2003-01-23 / Top Stories

Marine Park Hate Vandalism Prompts Town Hall Meeting

By Neil S. Friedman

By Neil S. Friedman

Borough President Marty Markowitz and State Assemblywoman Helene Weinstein examine one of the cars  defaced with spray-painted red swastikas last week in Marine Park.        Sarah LirianoBorough President Marty Markowitz and State Assemblywoman Helene Weinstein examine one of the cars defaced with spray-painted red swastikas last week in Marine Park. Sarah Liriano

A recent outbreak of anti-Semitic incidents in Brooklyn has spurred indignation from the victims as well as several elected officials from the halls of Congress in Washington, DC, to Brooklyn’s Borough Hall to the statehouse in Albany, including Congressman Anthony Weiner, Governor George Pataki, State Senator Carl Kruger, Assemblywoman Helene Weinstein, City Councilman Lew Fidler and Borough President Marty Markowitz.

In the latest episode, stunned Marine Park residents awoke last Thursday morning to find more than two dozen cars on Avenue T, between Haring and Brown streets, had been defaced with spray-painted red swastikas on hoods, trunks, fenders and doors.

Weiner, whose congressional district includes Sheepshead Bay, parts of Canarsie and other Brooklyn communities, issued a statement within hours after he learned of the incident. "Today’s discovery…is deeply troubling. Whether the act of witless vandals or the more sinister work of those who understand the full import of its message, today’s acts were an example of anti-Semitism in its worst form. (These) acts constitute a hateful blow directed at Sheepshead Bay’s close-knit community, as well as people of good will throughout Brooklyn, New York City, and the Jewish community at large."

This occurrence, which is the latest in a string of anti-Semitic incidents in south Brooklyn, prompted Weiner to convene a special town hall meeting that will be held tonight at 7 p.m. in the Kings Bay Y at 3495 Nostrand Avenue near Avenue V. Many elected officials, including U.S. senators Charles Schumer and Hillary Rodham Clinton, Kruger, Fidler, Weinstein and Markowitz are scheduled to participate, in addition to representatives from the NYPD’s Hate Crime Unit, the Anti-Defamation League and local religious leaders.

Senator Kruger called last week’s vandalism, the latest anti-Semitic incident to rock his district in recent days, a "deeply disturbing" trend.

Kruger went to the block last Thursday morning upon learning of the defacements.

"This is hitting people where it hurts, and we will not put up with this kind of hooliganism infused with hate," said Kruger, who vowed to introduce a bill in Albany calling for "increased penalties for desecrating property with religious hate symbols or words."

Prior to this incident, the south Brooklyn Democrat introduced legislation asking for stiffer penalties in burglaries committed at houses of worship.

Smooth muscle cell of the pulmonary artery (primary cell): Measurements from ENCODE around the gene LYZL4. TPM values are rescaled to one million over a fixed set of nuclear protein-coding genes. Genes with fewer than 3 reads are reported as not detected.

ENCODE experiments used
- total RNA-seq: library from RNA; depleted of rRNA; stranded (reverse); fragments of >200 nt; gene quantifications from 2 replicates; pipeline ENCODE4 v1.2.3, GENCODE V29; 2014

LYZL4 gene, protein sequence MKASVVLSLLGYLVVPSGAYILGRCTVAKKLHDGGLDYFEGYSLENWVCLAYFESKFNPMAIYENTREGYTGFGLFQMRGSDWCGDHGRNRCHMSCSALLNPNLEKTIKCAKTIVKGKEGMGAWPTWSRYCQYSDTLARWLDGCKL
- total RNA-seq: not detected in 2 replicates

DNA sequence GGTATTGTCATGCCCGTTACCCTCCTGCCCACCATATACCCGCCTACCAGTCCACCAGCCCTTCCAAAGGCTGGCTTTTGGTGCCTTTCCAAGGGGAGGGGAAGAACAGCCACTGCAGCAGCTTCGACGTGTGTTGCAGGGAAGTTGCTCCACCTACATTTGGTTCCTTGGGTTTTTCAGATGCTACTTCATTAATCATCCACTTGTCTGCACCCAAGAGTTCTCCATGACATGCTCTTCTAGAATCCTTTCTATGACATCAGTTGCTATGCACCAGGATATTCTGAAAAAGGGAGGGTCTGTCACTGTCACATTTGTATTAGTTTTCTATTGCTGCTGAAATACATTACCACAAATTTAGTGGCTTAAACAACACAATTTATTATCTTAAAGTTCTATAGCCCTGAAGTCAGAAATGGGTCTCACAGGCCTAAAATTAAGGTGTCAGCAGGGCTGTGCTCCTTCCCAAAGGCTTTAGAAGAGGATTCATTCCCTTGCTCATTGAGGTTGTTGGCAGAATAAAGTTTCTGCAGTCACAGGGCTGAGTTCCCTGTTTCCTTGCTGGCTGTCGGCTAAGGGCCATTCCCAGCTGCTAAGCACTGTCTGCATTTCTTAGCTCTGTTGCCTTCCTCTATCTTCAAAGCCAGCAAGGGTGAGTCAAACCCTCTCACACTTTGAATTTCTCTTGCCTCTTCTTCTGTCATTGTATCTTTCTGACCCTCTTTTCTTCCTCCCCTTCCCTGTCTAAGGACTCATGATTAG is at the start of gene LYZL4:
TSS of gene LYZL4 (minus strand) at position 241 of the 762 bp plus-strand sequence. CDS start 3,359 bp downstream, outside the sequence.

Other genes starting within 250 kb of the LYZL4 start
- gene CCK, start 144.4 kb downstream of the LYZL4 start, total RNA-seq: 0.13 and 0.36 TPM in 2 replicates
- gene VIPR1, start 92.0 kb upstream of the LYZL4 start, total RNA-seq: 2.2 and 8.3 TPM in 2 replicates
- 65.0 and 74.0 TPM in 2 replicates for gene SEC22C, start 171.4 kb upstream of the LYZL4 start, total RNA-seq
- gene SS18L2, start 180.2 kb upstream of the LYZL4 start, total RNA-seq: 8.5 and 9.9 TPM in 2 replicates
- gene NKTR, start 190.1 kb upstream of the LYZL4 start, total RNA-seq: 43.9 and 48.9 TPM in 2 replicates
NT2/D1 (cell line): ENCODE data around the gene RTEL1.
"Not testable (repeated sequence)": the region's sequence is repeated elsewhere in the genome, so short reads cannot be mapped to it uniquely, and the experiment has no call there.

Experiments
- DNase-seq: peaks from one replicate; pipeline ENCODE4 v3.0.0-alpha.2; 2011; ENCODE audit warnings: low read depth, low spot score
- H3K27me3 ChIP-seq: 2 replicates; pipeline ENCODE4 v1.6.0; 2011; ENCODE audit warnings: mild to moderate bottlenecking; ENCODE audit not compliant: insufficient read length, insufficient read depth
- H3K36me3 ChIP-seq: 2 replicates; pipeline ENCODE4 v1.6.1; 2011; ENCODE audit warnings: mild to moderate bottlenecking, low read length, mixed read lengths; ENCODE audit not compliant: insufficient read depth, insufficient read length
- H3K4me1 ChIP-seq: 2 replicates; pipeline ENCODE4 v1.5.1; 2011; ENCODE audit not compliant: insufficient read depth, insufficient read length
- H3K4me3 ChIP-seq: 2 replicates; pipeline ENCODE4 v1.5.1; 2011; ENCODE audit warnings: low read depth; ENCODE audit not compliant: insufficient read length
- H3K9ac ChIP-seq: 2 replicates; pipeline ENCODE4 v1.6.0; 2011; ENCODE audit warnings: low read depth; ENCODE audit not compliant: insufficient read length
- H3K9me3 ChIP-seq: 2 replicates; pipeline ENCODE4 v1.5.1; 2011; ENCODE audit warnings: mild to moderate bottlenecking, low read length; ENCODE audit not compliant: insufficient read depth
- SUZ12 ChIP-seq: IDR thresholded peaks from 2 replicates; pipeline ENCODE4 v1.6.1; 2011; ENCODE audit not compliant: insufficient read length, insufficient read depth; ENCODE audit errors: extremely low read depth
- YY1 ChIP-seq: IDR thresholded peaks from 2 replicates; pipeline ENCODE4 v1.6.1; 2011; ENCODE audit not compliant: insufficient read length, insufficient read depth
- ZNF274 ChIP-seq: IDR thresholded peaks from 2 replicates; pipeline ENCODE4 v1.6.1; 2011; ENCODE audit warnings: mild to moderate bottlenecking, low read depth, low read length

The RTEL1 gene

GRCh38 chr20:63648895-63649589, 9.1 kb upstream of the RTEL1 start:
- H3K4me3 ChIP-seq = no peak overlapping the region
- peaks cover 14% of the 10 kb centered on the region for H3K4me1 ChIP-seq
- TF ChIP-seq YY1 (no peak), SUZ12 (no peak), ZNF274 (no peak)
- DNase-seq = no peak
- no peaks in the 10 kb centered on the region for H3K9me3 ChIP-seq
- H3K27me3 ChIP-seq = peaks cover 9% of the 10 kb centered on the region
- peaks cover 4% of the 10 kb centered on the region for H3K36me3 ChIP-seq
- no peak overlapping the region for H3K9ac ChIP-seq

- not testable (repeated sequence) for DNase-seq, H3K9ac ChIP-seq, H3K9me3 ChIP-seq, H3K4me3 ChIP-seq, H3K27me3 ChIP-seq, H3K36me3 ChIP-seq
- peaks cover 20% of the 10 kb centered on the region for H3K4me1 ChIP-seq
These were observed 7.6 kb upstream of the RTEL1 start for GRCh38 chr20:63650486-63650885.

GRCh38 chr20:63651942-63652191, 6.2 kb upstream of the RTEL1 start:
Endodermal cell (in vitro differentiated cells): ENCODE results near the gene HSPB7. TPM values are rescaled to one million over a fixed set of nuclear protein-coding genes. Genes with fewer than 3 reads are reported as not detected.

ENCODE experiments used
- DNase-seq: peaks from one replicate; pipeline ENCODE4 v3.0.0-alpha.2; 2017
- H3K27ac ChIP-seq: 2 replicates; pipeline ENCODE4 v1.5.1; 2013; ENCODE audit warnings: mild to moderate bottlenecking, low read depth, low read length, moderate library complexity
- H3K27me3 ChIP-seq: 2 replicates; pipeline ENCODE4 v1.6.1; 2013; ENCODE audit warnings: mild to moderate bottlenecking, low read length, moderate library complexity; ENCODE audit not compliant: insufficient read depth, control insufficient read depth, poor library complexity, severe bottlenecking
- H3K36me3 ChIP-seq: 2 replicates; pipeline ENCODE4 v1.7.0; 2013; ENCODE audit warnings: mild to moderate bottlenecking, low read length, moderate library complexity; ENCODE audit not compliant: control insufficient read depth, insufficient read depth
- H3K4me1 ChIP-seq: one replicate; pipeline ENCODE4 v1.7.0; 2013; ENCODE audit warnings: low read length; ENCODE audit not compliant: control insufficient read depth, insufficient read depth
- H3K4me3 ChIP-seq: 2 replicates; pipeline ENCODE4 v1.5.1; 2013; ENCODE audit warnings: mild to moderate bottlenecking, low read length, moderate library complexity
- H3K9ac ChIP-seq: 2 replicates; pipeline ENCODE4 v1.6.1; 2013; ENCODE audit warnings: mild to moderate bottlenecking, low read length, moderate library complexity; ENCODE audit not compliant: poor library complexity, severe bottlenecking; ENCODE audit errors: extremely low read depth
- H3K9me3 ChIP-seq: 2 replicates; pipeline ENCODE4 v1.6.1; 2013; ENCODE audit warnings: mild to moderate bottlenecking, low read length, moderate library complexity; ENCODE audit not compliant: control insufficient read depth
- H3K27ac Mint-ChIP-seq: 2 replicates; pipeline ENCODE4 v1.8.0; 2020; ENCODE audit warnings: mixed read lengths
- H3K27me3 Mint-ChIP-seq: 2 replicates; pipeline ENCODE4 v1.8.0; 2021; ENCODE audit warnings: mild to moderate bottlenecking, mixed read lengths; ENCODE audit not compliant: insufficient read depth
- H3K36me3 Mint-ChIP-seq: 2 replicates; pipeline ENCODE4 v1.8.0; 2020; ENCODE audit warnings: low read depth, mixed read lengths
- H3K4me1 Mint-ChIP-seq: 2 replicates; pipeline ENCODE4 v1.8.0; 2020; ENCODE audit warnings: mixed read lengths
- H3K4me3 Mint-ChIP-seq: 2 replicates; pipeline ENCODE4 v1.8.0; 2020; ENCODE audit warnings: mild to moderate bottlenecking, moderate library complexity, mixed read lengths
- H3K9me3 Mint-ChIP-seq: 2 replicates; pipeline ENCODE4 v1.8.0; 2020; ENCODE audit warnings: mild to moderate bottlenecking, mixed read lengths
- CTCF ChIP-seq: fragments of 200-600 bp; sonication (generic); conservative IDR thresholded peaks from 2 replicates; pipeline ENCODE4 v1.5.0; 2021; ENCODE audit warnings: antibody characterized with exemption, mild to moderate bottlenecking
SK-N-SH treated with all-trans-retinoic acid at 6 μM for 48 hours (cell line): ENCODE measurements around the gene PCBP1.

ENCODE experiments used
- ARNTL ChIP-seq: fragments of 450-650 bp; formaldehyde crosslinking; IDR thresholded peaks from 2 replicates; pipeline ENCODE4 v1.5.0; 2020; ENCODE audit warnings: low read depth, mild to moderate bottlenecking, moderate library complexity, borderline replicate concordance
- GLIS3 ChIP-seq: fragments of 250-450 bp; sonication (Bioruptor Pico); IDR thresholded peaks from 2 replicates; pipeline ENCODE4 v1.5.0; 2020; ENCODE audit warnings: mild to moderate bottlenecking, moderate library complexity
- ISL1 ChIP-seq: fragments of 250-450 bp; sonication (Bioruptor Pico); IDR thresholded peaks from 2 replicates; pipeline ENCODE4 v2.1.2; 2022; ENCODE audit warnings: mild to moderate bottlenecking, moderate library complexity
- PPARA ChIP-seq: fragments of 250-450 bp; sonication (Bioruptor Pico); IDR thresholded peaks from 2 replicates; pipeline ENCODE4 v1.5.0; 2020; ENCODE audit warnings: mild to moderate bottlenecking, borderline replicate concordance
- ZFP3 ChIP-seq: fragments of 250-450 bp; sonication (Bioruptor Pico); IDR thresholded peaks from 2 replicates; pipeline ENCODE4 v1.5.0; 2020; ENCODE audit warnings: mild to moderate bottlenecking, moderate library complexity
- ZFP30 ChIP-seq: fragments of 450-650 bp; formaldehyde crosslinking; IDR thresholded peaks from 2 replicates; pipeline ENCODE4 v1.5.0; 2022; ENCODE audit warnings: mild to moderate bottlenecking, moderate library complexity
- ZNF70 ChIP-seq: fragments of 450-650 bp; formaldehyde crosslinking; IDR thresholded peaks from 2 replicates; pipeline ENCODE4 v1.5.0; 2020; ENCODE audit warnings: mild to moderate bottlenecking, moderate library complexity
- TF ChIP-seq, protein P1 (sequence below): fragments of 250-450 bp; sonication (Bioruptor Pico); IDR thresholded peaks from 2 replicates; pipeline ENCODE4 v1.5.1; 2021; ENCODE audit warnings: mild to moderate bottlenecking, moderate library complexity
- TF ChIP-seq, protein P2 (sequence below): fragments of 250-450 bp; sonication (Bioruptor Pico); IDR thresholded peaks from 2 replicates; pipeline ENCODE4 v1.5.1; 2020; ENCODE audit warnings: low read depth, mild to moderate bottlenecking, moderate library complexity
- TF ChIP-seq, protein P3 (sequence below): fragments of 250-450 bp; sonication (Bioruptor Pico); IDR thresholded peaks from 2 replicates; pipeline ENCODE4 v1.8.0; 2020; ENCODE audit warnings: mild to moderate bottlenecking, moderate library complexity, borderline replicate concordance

Four days earlier, Kruger visited an apartment on East 51 Street in Flatlands where a father and son returned home after a weekend away to find their apartment had been burglarized and marred with anti-Semitic graffiti. A swastika had been burned into the ceiling, the words "Kill the Jews" was written on doors and walls and a chef’s knife was used to slice a Star of David candle and puncture a wooden coffee table.

In addition, a Muslim gas station attendant stopped a man who was attempting to douse a Sheepshead Bay synagogue, located across the street from where he works, with gasoline and setting it ablaze.

Last week, police also arrested a suspect wanted in a string of synagogue burglaries in the 61st Precinct area. It was not revealed if he was a suspect in any of the anti-Semitic vandal incidents.

Last September the parochial school next-door to Good Shepherd Church, just a few blocks from the spray-painted autos, was victimized by vandals who scrawled a swastika on its façade.

Responding to the new graffiti attack, Councilman Fidler said, "(The) incident involving the painting of swastikas in Marine Park was disgusting and sick.

"I am joining Assemblywoman Helene Weinstein in offering an additional $500 reward for information relating to the arrest of the individual or individuals responsible for this outrageous act.

"The rash of anti-Semitic incidents that have recently plagued our community troubles me greatly."

Borough President Markowitz visited the scene of the anti-Semitic episode with police from the 61st Precinct, and denounced the attack. "…Once the perpetrators are caught…they should be made to attend a Holocaust education class and meet with Holocaust survivors so they can fully understand the profound impact of their actions of the community."

Markowitz also urged Police Commissioner Raymond Kelly to organize a task force "to look into the disturbing number of anti-Semitic incidents that have occurred in southern Brooklyn in the past several days" and to determine if there is any possible connection.

The Anti-Defamation League last Thursday announced it was offering a $1,000 reward "for anyone with information leading to the conviction of those responsible for an apparent hate crime." Kruger added another $500 to the rewards offered by Fidler and Weinstein.

On Friday, Governor Pataki issued a statement on the Marine Park vandalism, saying, "Not only is this a crime against the people of the Jewish faith, it is a crime against all New Yorkers…Those who aggressively promote bigotry must be caught and prosecuted…This hatred will not stand."

Police Department officials said the NYPD Hate Crimes Task Force is investigating the anti-Semitic graffiti found in Marine Park, which is not markedly Jewish. In fact, police said most of the graffiti victims are Irish-Catholic.

Anyone with information regarding these attacks is asked to call police at 800-577-TIPS.

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